In commodified markets, a labourer exists solely on the value he provides for the market, not his value as a human. Hence, as a person becomes a commodity, there is no form of welfare provision from the government. The analysis of decommodification, however, varies depending on the type of the federal welfare system. The three welfare systems to be considered are liberalism, conventionalism or conservatism, and socialism.

In the welfare system of liberalism, the government provides the fundamental needs for the market to function maximally while the obligation of eking out a living from the purpose of the market becomes the people’s responsibility. That is, people are reliant on the market after the provision of the smooth-running of the market structure by the government of a liberal welfare society.

Further, this individualism, the ability, and the challenge to only look out for oneself exempt the government from taking an essential role in the labourer’s life. In this welfare plan, employers and employees make decisions and the market is primary to the objective of the regime which makes the extent of decommodification very, very low.

In conservative and/or conventional welfare plans, the family takes up the role of procuring their welfare interest. At this, the concentration on the marketplace becomes minimal and the extent of state participation is low. This is keen to preindustrial social structure in which the traditional social system is highly important and the degree of a person’s livelihood depends on the extent of his participation in it.

This structure exemplifies decommodification on a moderate level. However, for those who contribute more to the community in this regime, there is a plausibility that they’ll be respected and heeded as significant because of their contributions. Hence, the people in a higher social class will live more comfortably than those who still engage in the consolidated form of labour which is tantamount to meagre earnings.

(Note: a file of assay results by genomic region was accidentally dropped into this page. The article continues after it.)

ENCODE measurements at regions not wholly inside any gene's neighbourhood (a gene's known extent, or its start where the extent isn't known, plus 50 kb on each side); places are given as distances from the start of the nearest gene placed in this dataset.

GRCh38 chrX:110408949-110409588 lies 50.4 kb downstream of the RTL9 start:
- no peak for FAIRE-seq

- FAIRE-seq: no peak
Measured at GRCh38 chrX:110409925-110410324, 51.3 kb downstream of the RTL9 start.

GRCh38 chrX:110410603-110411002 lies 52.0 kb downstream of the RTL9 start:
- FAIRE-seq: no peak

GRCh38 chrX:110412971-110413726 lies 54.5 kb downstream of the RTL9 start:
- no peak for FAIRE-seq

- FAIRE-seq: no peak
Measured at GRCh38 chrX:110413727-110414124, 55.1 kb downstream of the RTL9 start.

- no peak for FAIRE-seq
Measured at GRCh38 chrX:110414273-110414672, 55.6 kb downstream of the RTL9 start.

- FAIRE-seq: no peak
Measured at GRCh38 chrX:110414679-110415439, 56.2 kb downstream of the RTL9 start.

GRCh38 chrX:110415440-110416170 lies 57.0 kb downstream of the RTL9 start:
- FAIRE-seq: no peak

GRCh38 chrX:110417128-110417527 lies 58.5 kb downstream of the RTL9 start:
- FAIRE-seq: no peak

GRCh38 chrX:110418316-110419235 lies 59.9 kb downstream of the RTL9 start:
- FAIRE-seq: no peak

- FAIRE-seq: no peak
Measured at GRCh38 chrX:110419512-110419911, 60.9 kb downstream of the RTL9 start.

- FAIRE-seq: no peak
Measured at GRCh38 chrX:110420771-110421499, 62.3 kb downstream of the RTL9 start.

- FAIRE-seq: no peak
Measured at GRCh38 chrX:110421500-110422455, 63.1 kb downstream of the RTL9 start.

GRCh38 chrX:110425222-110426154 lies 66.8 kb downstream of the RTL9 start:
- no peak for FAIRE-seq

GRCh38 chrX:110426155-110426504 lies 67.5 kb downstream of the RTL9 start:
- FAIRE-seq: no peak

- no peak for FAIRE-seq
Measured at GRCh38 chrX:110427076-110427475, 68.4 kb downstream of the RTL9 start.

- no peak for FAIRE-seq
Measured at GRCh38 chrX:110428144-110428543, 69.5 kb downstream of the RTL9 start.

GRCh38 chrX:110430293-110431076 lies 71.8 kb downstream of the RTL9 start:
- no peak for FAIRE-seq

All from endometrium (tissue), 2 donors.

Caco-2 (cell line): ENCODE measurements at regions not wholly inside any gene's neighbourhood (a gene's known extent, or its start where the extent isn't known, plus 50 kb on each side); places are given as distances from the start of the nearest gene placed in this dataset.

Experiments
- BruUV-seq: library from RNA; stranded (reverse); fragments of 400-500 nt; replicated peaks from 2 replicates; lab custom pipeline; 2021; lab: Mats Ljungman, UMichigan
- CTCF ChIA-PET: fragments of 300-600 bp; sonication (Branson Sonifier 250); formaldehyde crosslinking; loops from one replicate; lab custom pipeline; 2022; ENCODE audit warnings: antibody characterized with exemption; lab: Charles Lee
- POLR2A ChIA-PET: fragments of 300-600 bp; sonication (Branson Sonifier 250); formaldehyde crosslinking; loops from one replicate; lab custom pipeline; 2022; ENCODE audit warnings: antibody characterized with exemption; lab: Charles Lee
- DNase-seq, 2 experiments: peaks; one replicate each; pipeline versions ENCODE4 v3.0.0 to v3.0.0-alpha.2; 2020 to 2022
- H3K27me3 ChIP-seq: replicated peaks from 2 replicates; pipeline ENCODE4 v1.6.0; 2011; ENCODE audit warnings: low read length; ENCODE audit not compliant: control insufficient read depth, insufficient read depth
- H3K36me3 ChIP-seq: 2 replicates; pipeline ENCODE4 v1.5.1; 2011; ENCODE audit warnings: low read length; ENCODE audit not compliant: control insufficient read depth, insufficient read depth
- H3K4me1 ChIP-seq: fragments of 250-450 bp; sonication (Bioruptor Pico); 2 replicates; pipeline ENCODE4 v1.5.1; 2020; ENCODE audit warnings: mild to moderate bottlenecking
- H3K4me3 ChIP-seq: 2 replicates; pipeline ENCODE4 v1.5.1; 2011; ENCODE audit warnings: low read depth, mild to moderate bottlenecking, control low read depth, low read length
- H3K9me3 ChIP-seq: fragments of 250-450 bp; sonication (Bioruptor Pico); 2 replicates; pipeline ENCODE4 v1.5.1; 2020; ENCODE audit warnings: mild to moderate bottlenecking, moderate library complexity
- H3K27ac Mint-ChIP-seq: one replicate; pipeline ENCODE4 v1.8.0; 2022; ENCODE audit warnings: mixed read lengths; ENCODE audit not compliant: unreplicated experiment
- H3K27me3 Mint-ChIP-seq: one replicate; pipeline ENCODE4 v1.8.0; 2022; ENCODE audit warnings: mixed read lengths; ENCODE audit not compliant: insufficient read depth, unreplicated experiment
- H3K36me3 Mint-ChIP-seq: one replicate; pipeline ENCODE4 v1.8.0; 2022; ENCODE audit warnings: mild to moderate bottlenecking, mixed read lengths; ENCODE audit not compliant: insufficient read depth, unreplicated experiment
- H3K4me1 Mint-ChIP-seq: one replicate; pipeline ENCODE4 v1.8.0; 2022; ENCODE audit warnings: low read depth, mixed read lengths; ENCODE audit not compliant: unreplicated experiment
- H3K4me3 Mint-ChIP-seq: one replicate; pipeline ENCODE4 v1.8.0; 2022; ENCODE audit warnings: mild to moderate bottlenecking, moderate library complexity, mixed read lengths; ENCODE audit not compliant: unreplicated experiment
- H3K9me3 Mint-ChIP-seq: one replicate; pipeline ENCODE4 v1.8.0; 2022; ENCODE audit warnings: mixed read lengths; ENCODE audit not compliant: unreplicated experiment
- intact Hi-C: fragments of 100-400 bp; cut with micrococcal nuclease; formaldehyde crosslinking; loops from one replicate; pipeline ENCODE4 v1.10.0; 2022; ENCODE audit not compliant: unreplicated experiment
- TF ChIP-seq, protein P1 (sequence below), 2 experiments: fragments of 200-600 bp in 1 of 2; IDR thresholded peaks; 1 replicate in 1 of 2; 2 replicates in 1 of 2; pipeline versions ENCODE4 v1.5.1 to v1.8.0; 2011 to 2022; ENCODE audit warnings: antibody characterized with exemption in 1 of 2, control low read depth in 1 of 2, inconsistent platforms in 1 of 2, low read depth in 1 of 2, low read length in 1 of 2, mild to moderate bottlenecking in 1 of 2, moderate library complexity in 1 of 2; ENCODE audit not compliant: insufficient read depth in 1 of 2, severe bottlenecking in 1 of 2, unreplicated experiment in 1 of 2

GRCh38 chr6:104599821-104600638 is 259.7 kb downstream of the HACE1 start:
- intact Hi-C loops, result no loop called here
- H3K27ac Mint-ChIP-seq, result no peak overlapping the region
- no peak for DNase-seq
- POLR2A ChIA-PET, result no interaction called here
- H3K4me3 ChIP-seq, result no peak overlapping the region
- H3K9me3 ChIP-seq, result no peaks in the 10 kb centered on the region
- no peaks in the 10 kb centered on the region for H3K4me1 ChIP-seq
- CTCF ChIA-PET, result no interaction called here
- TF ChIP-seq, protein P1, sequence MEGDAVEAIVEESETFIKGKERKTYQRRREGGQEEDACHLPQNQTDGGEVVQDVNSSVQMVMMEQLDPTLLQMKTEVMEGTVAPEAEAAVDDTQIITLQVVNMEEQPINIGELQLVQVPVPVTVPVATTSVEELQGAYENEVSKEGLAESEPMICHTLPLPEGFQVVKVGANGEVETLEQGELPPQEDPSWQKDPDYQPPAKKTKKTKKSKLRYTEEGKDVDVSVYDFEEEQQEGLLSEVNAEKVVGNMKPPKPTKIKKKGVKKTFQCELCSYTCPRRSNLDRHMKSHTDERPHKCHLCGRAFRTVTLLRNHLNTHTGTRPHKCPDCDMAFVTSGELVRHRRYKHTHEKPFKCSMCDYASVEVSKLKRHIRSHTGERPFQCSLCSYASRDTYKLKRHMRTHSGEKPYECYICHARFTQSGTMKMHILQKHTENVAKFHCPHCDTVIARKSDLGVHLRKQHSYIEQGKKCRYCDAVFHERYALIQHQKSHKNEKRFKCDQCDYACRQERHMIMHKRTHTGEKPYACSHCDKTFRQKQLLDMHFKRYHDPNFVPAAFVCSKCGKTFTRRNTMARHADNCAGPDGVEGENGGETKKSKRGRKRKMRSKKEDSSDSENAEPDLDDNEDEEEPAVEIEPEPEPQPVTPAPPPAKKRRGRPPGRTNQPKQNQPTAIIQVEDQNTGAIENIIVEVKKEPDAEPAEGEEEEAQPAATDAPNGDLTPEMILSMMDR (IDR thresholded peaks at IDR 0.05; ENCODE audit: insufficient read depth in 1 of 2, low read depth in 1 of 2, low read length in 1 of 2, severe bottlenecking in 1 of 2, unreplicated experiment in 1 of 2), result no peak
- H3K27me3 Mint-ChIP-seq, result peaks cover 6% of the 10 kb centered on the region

The third world for the welfare structure he considered is socialism or public democratic government. In this economic structure, the government is invested with the capacity to provide for the people’s welfare state. This, socialism which is the opposite of capitalism is embodied in this welfare structure in which the state takes up the main role in public provision to ensure a standard of social well being.

In this, the government motivates the people to occupy the labour space after providing them with crucial skills for labour and an adequate welfare scheme to survive. However, they need to work in this economic system while unemployed persons can still rely on fundamental benefits from the government. Therefore, this doesn’t bring in the full doctrine of decommodification but it permits a practical and reasonable level of government intervention in the market and social structure of the state.

It should be noted that the valid strategy of the decommodified economy is that people gain access to beneficial programs without difficulty and revenue syndication is parallel. That is, the social profit isn’t tied to the contribution made to the market or the community although the reverse is the case. Although there are pension schemes for retired labourers as well as sick medical advantages for the sick, however, there must be legal proof of this state before a person enjoys the benefit of whatever state.

Also, the benefits for the unemployed are received from his skills. That is, even if someone is unemployed, his skills would be useful for him in the future, and he would pay taxes in this regard. More so, as the government cannot provide welfare benefits without the contribution of the people, the state relies on taxes paid by employed persons to keep up with such a social-economic plan and welfare demand.

However, if the labour provides returns and gains for a limited period, the commodity of the capacity invested is diminished. This means that access to a long-term benefit is difficult and a decommodified system is difficult to attain.